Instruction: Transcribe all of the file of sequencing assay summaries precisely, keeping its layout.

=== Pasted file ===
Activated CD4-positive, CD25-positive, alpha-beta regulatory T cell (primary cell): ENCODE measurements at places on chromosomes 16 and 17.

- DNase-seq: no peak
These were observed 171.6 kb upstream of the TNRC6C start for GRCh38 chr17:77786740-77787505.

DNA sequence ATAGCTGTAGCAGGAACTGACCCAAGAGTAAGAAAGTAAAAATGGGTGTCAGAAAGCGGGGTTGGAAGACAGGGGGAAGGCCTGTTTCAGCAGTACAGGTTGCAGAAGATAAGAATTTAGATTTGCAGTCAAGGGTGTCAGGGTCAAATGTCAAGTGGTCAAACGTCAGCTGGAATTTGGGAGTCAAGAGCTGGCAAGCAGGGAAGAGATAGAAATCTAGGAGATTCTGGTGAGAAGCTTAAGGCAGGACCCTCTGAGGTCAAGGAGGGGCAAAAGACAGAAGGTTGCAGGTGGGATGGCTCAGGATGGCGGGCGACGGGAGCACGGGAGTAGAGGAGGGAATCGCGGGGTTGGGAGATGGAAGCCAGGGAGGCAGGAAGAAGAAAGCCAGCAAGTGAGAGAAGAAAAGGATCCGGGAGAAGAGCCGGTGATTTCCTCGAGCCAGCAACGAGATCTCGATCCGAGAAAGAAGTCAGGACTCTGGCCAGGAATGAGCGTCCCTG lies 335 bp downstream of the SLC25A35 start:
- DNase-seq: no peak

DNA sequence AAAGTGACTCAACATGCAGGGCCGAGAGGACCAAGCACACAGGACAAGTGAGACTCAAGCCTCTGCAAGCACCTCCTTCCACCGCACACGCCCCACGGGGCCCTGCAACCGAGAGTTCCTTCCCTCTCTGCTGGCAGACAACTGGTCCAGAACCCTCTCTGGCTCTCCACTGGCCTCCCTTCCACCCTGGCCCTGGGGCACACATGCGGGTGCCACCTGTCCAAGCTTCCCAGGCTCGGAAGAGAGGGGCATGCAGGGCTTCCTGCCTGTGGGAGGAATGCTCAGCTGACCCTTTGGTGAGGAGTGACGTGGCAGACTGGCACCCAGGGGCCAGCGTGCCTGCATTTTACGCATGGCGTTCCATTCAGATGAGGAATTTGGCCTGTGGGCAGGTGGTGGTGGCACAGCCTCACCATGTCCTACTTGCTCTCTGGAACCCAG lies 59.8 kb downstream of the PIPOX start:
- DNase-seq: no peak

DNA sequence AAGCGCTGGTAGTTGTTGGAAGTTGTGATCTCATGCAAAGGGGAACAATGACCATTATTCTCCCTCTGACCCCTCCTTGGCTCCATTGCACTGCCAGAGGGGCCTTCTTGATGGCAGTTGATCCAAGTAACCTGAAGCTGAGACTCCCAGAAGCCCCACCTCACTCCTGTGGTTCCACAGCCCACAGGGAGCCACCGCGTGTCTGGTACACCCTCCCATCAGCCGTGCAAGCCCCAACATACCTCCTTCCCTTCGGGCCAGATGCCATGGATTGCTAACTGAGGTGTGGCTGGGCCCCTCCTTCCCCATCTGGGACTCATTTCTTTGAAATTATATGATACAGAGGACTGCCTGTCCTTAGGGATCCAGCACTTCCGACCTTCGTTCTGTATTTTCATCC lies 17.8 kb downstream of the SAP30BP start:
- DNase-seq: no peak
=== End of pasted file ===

Activated CD4-positive, CD25-positive, alpha-beta regulatory T cell (primary cell): ENCODE measurements at places on chromosomes 16 and 17.

- DNase-seq: no peak
These were observed 171.6 kb upstream of the TNRC6C start for GRCh38 chr17:77786740-77787505.

DNA sequence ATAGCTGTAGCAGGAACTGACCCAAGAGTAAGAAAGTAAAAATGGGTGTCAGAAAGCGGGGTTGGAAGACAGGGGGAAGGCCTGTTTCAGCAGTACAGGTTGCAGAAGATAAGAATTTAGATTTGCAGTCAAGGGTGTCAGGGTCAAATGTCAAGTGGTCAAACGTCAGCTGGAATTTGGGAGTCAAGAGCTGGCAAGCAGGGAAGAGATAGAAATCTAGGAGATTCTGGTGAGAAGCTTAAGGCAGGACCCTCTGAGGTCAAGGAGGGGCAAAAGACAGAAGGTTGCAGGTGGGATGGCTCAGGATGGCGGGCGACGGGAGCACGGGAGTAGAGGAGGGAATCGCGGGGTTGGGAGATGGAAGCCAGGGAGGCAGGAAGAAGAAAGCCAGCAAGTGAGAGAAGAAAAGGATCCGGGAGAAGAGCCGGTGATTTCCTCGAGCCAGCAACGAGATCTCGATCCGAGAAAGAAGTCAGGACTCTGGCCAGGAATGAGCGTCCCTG lies 335 bp downstream of the SLC25A35 start:
- DNase-seq: no peak

DNA sequence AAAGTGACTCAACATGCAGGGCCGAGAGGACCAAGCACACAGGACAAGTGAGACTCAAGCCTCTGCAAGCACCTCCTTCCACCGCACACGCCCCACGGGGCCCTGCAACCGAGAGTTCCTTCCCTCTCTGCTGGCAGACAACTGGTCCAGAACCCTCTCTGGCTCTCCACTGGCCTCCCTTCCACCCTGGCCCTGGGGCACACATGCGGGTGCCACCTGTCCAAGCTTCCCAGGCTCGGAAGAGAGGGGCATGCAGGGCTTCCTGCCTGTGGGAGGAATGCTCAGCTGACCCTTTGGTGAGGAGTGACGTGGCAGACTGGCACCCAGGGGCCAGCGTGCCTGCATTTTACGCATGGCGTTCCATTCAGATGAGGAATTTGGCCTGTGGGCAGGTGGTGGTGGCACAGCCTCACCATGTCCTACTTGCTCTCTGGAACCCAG lies 59.8 kb downstream of the PIPOX start:
- DNase-seq: no peak

DNA sequence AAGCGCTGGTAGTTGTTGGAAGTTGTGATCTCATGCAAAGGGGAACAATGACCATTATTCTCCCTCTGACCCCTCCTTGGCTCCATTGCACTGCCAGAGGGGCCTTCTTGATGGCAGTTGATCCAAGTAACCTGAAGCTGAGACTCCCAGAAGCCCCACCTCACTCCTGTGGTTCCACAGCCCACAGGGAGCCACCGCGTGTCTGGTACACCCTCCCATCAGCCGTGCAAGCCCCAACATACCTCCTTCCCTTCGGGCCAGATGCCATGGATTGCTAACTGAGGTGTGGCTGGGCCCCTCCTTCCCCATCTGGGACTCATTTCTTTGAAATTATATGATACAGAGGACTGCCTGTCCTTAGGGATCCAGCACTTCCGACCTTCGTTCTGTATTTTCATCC lies 17.8 kb downstream of the SAP30BP start:
- DNase-seq: no peak